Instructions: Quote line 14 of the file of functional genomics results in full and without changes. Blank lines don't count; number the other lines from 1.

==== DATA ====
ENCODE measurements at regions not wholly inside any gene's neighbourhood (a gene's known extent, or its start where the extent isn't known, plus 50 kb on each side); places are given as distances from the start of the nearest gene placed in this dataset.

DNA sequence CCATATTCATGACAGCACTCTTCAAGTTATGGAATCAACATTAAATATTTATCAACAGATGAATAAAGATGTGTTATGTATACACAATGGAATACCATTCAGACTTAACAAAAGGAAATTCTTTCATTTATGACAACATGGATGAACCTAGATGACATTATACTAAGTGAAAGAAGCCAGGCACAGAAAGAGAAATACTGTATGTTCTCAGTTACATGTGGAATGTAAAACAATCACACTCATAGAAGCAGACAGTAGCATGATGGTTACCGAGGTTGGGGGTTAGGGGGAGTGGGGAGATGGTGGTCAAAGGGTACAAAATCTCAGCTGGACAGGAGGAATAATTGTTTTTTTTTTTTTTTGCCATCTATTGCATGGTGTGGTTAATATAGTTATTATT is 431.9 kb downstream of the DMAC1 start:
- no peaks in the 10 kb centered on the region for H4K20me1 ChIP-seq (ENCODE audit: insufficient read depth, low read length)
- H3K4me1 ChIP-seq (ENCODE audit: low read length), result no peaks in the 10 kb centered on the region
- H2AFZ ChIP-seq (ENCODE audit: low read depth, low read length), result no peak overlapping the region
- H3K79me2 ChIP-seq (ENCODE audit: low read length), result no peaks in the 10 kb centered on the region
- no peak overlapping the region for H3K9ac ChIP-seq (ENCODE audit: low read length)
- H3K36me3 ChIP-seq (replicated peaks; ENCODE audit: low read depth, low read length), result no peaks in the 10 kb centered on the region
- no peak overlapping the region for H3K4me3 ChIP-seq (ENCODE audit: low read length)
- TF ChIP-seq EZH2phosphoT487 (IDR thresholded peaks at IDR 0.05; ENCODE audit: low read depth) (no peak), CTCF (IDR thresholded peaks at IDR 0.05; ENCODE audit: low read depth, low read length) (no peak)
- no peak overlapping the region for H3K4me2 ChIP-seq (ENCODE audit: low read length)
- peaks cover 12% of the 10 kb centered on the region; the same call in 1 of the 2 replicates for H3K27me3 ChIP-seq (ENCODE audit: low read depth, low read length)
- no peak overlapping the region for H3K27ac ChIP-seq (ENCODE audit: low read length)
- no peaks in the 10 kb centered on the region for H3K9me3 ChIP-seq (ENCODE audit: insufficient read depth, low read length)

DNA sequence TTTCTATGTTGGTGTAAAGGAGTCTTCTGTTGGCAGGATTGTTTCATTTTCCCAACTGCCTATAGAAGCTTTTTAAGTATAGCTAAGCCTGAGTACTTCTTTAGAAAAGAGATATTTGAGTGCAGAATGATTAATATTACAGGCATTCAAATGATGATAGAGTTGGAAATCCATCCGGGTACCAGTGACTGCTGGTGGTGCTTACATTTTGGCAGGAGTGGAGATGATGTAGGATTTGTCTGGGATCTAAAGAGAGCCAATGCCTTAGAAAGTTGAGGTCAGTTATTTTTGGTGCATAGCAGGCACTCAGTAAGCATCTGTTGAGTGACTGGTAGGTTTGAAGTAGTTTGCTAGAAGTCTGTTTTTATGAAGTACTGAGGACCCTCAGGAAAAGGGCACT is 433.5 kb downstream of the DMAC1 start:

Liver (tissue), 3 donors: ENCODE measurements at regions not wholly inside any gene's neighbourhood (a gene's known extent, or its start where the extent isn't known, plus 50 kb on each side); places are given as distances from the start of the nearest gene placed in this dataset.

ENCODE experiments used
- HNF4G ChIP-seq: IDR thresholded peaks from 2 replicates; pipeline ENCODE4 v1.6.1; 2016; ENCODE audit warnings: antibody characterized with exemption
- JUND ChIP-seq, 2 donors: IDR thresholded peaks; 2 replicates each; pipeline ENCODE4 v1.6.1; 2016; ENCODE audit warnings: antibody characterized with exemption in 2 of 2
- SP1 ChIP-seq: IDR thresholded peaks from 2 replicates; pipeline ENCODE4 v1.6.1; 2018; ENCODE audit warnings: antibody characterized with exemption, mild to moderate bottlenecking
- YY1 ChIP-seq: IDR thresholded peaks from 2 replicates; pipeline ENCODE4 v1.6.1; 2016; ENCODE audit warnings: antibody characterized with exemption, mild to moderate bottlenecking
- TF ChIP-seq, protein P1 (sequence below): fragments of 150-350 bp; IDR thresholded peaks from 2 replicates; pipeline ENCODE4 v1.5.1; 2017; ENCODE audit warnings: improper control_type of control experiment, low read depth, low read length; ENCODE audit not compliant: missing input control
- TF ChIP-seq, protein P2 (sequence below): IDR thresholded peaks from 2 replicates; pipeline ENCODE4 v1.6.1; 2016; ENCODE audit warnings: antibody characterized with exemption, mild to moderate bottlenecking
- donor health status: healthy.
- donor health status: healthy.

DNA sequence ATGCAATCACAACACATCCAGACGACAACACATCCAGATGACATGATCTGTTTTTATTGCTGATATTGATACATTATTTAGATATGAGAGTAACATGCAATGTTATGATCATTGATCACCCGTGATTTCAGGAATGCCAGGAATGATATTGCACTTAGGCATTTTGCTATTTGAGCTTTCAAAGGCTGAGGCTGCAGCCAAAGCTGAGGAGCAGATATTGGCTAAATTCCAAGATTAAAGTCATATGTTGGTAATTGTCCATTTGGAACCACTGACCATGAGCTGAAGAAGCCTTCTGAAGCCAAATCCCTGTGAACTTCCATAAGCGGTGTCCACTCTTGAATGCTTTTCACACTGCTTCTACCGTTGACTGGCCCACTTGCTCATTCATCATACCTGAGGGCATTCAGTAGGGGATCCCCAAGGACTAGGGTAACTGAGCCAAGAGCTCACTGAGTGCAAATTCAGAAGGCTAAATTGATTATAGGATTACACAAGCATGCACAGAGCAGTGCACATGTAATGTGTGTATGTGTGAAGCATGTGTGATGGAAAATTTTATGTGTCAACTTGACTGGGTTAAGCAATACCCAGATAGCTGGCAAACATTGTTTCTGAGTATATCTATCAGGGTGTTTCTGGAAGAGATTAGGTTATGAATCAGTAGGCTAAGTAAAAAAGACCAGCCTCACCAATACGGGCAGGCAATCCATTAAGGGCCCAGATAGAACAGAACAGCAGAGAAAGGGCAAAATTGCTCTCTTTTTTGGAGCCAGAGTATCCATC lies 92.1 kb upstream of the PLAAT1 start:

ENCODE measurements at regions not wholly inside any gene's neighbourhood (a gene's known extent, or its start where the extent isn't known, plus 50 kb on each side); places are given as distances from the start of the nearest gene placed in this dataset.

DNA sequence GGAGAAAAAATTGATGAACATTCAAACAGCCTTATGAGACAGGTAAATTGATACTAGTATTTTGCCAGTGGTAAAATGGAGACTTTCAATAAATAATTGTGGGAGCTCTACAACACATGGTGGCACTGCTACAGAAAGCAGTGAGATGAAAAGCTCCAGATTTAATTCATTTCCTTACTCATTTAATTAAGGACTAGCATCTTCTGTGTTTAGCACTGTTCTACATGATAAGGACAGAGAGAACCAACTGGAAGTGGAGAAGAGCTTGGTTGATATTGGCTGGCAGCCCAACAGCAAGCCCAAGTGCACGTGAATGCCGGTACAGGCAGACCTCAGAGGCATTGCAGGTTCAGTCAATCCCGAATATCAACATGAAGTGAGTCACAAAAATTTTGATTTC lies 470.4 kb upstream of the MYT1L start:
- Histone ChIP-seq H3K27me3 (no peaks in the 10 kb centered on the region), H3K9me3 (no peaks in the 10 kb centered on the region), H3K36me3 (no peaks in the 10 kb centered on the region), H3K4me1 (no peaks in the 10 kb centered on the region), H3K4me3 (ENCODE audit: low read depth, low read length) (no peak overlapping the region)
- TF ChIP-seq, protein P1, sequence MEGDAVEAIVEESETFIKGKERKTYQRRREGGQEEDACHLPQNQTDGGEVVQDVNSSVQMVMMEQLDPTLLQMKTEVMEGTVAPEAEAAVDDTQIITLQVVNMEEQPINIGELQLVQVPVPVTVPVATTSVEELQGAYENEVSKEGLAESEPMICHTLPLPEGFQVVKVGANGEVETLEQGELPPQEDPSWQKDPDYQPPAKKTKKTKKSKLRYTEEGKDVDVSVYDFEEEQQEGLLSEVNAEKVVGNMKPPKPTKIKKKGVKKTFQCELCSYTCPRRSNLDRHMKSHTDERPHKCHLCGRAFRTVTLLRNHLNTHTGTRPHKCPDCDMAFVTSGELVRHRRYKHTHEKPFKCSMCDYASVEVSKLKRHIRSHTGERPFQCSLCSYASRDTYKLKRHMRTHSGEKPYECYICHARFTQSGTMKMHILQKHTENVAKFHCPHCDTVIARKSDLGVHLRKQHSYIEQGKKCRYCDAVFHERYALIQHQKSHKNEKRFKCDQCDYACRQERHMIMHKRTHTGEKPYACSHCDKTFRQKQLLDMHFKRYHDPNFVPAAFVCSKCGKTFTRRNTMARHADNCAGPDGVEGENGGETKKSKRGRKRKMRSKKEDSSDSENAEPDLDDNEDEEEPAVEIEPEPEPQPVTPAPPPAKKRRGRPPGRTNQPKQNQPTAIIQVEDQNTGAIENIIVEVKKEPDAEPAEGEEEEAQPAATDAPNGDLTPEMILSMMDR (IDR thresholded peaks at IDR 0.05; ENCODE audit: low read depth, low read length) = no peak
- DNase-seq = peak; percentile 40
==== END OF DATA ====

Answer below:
- no peaks in the 10 kb centered on the region for H3K9me3 ChIP-seq (ENCODE audit: insufficient read depth, low read length)